Linux is a computer operating system that can run on a variety

of hardware including the popular Intel system found on most

desktop computers. It is a modern derivation of the powerful

Unix operating system that was introduced way back in 1969. In

recent years the popularity of Linux has increased dramatically as

computer users have discovered its many benefits:

 Linux is released under the GNU General Public License that

ensures it remains free to all users – no-one can charge for

this operating system so you will never have to pay for it. It’s

available as a free download on the internet, but you may have

to pay a distribution charge if you prefer a copy on CD/DVD.

 Access to the source code of Linux is unrestricted and it may

be changed. This has allowed thousands of programmers

around the world to refine the code to improve performance.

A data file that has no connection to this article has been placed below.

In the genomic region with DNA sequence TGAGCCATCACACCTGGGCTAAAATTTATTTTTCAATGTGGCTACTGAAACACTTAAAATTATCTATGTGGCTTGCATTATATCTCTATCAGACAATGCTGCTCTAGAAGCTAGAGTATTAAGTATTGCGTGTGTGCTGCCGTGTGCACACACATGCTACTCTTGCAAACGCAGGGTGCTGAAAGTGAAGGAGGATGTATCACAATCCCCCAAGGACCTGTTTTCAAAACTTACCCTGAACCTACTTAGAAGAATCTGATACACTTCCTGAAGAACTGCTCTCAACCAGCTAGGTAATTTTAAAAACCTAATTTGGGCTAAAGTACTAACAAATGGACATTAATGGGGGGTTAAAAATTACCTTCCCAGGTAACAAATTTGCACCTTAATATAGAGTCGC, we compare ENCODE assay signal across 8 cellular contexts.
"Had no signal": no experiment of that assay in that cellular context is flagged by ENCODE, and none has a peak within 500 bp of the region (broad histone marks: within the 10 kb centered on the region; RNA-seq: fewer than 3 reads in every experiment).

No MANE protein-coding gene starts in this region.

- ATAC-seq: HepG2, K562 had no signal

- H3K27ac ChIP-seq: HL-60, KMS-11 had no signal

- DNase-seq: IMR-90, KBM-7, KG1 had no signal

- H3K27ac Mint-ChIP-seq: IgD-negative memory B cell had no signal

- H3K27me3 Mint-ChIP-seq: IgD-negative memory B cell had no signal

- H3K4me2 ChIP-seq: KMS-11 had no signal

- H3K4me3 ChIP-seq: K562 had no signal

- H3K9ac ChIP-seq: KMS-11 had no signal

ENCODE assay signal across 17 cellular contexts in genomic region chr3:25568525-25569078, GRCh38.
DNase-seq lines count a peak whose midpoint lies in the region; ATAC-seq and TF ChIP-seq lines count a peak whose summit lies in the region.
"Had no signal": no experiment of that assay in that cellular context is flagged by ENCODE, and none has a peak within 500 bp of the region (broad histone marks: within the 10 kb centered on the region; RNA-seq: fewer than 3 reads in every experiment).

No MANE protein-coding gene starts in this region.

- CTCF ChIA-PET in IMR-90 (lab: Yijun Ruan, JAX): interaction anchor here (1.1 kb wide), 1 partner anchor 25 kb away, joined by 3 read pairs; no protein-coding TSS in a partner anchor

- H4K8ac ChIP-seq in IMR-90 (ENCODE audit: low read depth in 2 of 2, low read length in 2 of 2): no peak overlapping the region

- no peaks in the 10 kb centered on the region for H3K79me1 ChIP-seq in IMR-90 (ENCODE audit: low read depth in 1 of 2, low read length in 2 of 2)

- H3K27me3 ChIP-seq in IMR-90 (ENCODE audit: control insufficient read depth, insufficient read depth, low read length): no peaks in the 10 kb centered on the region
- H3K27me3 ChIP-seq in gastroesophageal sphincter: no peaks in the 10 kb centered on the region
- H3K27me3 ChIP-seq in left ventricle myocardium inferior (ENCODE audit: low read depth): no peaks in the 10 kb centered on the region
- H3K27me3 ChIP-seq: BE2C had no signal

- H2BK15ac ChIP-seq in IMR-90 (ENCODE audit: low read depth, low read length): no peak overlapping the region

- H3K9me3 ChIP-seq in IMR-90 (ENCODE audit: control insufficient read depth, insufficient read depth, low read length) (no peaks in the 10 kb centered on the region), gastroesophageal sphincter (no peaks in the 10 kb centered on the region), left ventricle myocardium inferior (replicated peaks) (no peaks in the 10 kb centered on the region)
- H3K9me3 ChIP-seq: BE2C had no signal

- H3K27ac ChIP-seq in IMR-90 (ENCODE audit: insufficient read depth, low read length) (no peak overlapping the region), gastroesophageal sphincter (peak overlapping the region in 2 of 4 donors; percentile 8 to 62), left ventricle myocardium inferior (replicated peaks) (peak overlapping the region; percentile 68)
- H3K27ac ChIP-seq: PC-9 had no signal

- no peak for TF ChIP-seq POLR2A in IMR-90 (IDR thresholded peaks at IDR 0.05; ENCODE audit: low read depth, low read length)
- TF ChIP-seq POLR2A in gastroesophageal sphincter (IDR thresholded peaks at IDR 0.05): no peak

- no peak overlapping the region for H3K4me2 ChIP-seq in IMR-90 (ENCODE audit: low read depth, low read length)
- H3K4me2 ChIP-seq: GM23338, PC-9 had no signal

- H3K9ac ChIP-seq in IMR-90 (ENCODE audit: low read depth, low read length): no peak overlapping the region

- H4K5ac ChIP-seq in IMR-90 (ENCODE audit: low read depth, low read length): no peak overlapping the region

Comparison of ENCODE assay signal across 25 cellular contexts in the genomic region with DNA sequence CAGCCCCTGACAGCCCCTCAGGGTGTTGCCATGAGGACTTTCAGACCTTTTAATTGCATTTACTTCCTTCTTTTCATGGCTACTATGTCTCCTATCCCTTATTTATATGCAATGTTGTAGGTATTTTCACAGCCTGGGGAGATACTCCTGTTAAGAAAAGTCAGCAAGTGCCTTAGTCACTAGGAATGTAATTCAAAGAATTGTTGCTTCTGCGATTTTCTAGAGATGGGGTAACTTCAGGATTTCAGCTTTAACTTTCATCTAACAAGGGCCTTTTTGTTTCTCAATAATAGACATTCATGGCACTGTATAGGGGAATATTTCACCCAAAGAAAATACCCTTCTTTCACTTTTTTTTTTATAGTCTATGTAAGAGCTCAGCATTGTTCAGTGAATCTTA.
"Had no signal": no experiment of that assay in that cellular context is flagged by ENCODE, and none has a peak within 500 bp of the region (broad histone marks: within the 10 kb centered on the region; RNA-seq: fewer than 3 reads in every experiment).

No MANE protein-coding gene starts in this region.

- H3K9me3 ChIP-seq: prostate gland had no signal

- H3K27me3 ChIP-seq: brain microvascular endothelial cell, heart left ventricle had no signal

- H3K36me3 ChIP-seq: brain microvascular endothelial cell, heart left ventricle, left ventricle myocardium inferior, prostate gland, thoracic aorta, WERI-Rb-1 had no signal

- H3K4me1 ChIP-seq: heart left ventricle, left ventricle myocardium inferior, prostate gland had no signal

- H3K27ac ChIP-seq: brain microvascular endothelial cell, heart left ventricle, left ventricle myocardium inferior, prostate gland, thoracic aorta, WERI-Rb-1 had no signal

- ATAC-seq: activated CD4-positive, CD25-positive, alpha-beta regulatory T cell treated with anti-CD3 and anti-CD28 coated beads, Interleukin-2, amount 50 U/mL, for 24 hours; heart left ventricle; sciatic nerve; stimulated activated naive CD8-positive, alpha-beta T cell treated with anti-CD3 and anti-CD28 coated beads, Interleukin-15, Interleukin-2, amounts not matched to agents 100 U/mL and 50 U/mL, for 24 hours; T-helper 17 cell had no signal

Linux is truly a multi-user, multi-tasking operating system that

allows multiple users to simultaneously work with multiple

applications without experiencing any traffic problems. Many

of the world’s web servers run on Linux for this very reason.

 Linux is an extremely stable operating system – continuous

uptimes of more than a year are not uncommon. It can be

upgraded “on the fly” so it only needs a reboot to add hardware.

 There are a large number of quality applications available

to run on the Linux platform. These are comparable to

commercial applications that run on other operating systems

but, like Linux, these too are free of charge. For instance,

the free LibreOffice suite offers similar functionality to the

commercial Microsoft Office suite.

 With open-source software an administrator can know exactly

what a program can do and the security dangers it presents.

An open-source application cannot secretly gather information

about the user or send confidential information to third parties.